monogrammed mugs Its Friday (yippee!) - time for another Steal this Idea* feature - a tiny show of appreciation for a well executed tutorial. If you know me, you know that I kind of have a thing for busts. No, not that kind! (Get your mind out of the gutter people.) I fall hard for the lovely lady heads that serve so well as accent pieces or jewelry displays. So when I spotted this DIY bust project from the always amazing Kara Paslay (who I've raved about before here and here), I knew I had to show you. She started with some scrap wood and some magazine clippings... ...and made a collection of beautiful busts that are just gorgeous! A nod to the old in a totally new way. Run over to the Kara Paslay Designs to check out all the details on how you can make your own and have a look around, her site is chock full of other beautiful, budget friendly ideas. postscript: *When I say steal, I really mean borrow nicely and give proper credit!
Lined Paper Tee by Maybe Matilda I’m pretty dang excited to be guest posting on U Create, of all places, with an easy and fun project for you. Just in time for heading back to school, I came up with this cute top: My name is Rachel, and I blog over Maybe Matilda. I’m from small-town New York, currently living in Utah with my soon-to-be-chiropractor husband and our soon-to-be-one-year-old son. When I’m not sweeping up Cheerios, I love sewing and crocheting for my etsy shop, and sharing what I make on my blog. I think this lined paper tee is such a fun way to bring out the inner student, and possibly even encourage a little bookishness in a little one (maybe that’s a stretch, but a girl can hope, right?). It’s really simple to put together, and you can easily make it in any size. Here’s what you’ll need to make this tee: a white tank, tee, or onesie masking tape foam brush blue and red acrylic paint fabric painting medium (available at craft stores–you’ll find it with the paint supplies)
page corner bookmarks This project comes to you at the request of Twitterer @GCcapitalM. I used to believe that a person could never have too many books, or too many bookmarks. Then I moved into an apartment slightly larger than some people’s closets (and much smaller than many people’s garages) and all these beliefs got turned on their naïeve little heads. But what a person can always look for more of is really cool unique bookmarks. Placeholders special enough for the books that are special enough to remain in your culled-out-of-spacial-necessity collection. Page corner bookmarks are cute, practical and deeply under-represented in the world.* They’re easy to make, easy to customize, and will set you apart from all those same-same flat rectangular bookmarks. If you like this tutorial, here are a couple others that might be up your alley. For the monster-loving adults in the room, try some googly-eyed paper monster wine charms. What you’ll need: Putting it all together: 1) Follow steps 2 and 3 from above.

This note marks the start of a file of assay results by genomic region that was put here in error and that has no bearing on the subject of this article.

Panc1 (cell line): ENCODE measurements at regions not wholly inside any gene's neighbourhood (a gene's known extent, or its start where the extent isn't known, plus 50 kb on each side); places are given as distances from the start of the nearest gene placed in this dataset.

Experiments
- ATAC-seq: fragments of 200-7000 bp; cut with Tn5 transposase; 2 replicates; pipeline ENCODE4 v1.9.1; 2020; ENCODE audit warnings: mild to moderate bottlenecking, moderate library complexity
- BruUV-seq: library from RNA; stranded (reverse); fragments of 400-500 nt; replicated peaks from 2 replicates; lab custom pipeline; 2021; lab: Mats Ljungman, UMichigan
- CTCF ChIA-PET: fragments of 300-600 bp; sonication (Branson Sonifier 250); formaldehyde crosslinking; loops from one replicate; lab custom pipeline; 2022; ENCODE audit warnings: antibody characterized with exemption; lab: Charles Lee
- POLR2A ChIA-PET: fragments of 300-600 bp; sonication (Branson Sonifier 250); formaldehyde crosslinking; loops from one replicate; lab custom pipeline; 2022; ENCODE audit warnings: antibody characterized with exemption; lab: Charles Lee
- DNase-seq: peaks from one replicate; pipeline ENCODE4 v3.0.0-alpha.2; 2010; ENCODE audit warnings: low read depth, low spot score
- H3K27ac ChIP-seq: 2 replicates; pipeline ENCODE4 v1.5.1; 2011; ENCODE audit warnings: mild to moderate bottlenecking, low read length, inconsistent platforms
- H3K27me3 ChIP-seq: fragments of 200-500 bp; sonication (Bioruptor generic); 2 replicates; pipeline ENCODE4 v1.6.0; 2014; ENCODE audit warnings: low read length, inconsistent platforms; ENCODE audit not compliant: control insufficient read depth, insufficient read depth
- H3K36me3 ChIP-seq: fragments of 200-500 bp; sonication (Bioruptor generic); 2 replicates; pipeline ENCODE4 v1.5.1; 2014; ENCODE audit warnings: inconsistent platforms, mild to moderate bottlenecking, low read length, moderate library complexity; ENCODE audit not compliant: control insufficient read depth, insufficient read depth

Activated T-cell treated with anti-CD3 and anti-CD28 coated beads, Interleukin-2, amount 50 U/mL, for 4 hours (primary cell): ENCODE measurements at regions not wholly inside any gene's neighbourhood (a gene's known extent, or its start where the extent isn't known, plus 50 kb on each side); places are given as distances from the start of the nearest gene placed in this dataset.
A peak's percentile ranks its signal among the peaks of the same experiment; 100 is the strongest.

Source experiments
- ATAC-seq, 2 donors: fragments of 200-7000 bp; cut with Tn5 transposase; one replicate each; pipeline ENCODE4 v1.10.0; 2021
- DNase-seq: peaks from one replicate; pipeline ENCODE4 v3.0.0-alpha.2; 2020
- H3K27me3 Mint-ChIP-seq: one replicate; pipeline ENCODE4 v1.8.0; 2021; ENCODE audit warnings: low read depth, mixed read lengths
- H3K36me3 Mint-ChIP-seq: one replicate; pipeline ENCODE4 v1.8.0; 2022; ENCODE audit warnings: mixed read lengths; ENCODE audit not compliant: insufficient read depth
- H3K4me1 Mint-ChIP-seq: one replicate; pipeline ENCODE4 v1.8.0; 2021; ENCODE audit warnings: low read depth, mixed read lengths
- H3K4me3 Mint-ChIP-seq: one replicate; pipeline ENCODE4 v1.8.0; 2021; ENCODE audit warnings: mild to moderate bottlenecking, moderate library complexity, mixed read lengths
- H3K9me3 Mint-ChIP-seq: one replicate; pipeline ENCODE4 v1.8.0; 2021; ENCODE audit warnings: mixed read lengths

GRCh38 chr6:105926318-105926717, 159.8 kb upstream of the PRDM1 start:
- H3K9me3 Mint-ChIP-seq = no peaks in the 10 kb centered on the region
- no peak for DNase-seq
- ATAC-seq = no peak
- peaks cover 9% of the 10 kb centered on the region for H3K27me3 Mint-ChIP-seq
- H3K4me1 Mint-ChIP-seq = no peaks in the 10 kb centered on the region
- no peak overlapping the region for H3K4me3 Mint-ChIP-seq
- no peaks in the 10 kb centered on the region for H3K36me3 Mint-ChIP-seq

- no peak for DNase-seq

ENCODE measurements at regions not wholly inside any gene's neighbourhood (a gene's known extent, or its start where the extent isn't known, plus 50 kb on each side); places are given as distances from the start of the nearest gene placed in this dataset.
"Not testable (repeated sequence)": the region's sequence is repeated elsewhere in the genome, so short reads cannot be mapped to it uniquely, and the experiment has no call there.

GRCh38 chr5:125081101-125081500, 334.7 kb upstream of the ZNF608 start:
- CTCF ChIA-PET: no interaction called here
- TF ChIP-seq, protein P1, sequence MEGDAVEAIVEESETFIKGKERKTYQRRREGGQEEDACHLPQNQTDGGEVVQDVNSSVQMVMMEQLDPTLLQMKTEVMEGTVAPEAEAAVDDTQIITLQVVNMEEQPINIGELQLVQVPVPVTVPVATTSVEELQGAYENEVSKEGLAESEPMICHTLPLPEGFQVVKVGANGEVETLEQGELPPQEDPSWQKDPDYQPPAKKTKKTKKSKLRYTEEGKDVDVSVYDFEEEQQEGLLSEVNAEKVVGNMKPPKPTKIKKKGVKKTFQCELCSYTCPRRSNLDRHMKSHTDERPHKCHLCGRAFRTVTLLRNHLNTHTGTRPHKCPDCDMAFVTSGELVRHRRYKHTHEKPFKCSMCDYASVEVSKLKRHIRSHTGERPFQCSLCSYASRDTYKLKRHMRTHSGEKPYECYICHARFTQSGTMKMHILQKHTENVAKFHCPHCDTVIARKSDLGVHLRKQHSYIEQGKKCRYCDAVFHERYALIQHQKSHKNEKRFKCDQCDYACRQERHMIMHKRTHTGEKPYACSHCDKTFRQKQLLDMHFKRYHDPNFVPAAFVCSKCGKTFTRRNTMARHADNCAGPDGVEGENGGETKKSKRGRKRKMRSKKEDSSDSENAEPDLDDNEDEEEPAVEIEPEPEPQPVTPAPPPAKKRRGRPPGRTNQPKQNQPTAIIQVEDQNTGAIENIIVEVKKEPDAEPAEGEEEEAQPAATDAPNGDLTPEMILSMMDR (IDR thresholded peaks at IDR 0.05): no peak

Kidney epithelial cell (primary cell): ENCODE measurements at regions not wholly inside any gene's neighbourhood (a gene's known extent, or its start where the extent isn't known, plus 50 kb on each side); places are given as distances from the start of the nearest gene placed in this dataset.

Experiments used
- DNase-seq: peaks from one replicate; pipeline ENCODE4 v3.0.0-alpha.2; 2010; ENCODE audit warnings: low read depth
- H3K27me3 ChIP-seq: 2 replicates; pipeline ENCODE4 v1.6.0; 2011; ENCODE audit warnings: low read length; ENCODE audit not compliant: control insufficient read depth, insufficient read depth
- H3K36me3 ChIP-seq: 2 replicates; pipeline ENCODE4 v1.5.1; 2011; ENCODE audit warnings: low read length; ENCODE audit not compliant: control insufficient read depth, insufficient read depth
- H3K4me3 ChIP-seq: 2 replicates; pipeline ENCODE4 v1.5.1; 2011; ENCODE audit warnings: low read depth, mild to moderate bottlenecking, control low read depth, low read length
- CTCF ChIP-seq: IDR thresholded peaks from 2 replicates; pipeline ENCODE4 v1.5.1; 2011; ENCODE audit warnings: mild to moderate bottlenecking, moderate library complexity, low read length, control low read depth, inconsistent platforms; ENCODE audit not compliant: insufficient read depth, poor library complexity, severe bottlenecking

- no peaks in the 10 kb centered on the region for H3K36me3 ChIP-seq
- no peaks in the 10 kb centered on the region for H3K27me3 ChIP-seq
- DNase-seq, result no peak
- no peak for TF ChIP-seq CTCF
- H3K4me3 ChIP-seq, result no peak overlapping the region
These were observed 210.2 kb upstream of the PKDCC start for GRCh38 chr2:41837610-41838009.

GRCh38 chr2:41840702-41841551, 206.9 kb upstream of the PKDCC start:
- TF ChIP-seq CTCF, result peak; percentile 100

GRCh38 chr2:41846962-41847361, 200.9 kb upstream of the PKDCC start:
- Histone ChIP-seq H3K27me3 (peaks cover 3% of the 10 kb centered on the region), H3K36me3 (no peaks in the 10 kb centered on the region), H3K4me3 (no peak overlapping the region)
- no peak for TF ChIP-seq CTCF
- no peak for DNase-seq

Fabric KeyChains Ever dig into the depths of your purse trying to find your car keys, while simultaneously juggling groceries and a wiggly toddler? Well I have. One too many times. For this project you will need: 2 coordinating fabrics1 strip of fusible interfacing (I used Pellon 809 DecorBond)1 purse strap clip (I found mine at JoAnn’s Crafts)4 inches ribbon (mine was 7/8 inch width)matching thread First, cut your fabric so that you have a strip of each material that measures 2.75 (2 and 3/4) inches by 13 inches. Iron both strips of coordinating fabrics a 1/4 of an inch down both sides with the right-side of the fabric face down on your ironing board. I use a piece of card stock paper to fold the material over to give me a nice even hem line. When both fabrics have been ironed, fold the material in half length-wise and iron. Take your strip of fusible interfacing and place it evenly between your two coordinating fabrics. Iron these together. Now sew along both edges of the key chain.
Gift Ideas Under $20 Want to make a homemade gift to give this holiday season? Looking for ideas? You’ve come to the right place! Readers shared their best frugal gift ideas in the Holiday Giveaway. If homemade isn’t what you are looking for, you can check out more reader ideas in 10 Amazing Frugal Gift Ideas. Thank you for sharing all your amazing frugal gift ideas! Frugal Homemade Gift Ideas Cookies. More Inexpensive Holiday Gift Ideas Check out today's hottest holiday Lightning Deals. You can get my latest articles full of valuable tips and other information delivered directly to your email for free simply by entering your email address below.
I Really Wish I Could Sew | Pioneer Woman Home & Garden A sweet friend of mine sent the girls and me a box of adorably adorable owl pillows this week. She doesn’t sell them, doesn’t have an Etsy shop…she just makes them. I think they might be the sweetest things I’ve ever seen, and I think they’ll be precious in the girls’ new room. I don’t know what it is about owl pillows. Or owls in general. They’re just so charming. It must have something to do with the eyes. I love this vinyl detailing. Vinyl? Which brings me to my current fixation: I really wish I could sew. But when I see things like this, all I can think about is that I really wish I could sew. I’d love to be able to grab a pile of fabric scraps and turn them into…an owl. I love this one. Boo! It would take me approximately eighty years to make one of these pillows. That’s because I’d keep taking breaks to go cook. And eat. So maybe it’s best that I don’t know how to sew. If I did, I might be tempted to make things like this. And then nothing would ever get cooked in this house. Yep. Ahem.